I’m not ashamed to admit that this film made me cry. Twice. There’s a reveal in the last act that I saw coming from a million miles away, and it still made me tear up. There’s no question in my mind that this is the best of the five nominated films. But, is it the best sf film of the lot? I can’t quite decide whether that’s a different question or not.
The computer animated film from Pixar (who won last year’s Hugo in this category with Wall-E) tells the story of an elderly widower who refuses to move from his home to make way for a real estate development. Finally, he decides to go on a South American adventure that he’s dreamed of for his entire life, and he decides to take his home with him (with the aid of a lot of helium). He takes flight and finds a strange world of amazing landscapes, giant birds, and crazed explorers with talking dogs. It’s a fun romp that still manages to get some emotional resonance out of its themes of aging, loss, and adventure. It’s a Pixar film; it’s pretty much guaranteed to be great.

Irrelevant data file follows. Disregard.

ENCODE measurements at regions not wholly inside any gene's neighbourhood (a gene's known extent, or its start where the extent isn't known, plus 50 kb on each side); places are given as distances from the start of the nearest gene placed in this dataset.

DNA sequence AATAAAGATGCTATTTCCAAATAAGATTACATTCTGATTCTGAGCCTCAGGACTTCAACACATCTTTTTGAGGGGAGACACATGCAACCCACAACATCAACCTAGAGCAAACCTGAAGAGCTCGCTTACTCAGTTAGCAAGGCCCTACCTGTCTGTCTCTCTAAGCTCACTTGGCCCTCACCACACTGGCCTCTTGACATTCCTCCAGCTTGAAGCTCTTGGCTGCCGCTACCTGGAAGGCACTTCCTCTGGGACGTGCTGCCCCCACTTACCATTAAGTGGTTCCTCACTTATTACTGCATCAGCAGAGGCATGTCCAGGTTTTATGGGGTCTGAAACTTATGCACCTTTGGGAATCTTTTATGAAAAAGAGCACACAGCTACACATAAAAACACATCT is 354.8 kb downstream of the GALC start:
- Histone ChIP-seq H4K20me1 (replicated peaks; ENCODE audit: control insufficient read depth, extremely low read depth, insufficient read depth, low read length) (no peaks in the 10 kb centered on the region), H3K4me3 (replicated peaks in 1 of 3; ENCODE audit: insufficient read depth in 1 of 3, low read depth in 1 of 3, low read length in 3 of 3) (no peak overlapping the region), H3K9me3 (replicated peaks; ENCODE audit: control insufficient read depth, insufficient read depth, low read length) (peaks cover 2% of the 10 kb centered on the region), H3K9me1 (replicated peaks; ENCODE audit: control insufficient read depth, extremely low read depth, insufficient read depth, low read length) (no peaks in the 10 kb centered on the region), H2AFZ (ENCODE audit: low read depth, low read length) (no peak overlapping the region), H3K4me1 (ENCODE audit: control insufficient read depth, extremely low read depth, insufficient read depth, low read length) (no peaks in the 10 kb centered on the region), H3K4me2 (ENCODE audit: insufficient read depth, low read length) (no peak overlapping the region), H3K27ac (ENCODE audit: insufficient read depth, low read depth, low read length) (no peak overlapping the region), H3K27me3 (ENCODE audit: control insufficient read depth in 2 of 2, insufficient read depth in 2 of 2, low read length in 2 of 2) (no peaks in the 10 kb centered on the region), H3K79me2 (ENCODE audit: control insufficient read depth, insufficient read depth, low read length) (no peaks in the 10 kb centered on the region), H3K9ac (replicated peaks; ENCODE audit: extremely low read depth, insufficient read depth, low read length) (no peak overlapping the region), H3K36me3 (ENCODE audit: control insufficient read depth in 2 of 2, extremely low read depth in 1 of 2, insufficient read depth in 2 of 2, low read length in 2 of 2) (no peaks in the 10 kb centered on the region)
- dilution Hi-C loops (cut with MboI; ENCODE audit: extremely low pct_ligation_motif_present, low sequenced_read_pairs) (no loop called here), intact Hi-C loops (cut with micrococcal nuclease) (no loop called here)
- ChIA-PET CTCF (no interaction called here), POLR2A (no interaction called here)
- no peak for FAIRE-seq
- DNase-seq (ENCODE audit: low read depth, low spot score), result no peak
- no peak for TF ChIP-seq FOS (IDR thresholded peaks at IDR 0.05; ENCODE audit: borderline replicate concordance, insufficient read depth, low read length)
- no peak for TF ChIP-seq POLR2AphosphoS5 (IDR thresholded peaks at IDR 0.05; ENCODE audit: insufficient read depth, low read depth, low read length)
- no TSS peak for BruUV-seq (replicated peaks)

So, what’s not “sf” about the film? It’s a definition that sf-fans like to argue about, and I usually find these discussions pretty pointless. Everyone has their own arbitrary definition, and they really all come down to the Potter Stewart line (“I know it when I see it.”) Up should qualify fairly easily: flying a house to South America with helium balloons is in the realm of pure fantasy, and voice boxes for dogs are pretty clearly in the realm of science fiction. If Raiders of the Lost Ark can win a Hugo, so can this. Still, next to films that use traditional science fiction conceits (aliens, clones, colonization of moons, Star Trek) to explore serious issues (race, imperialism, destiny, labor exploitation), Up does feel a little different. I highly recommend it, and enjoyed it more than any of these films, but I’m not sure it’ll get my vote. It's certainly in the running though.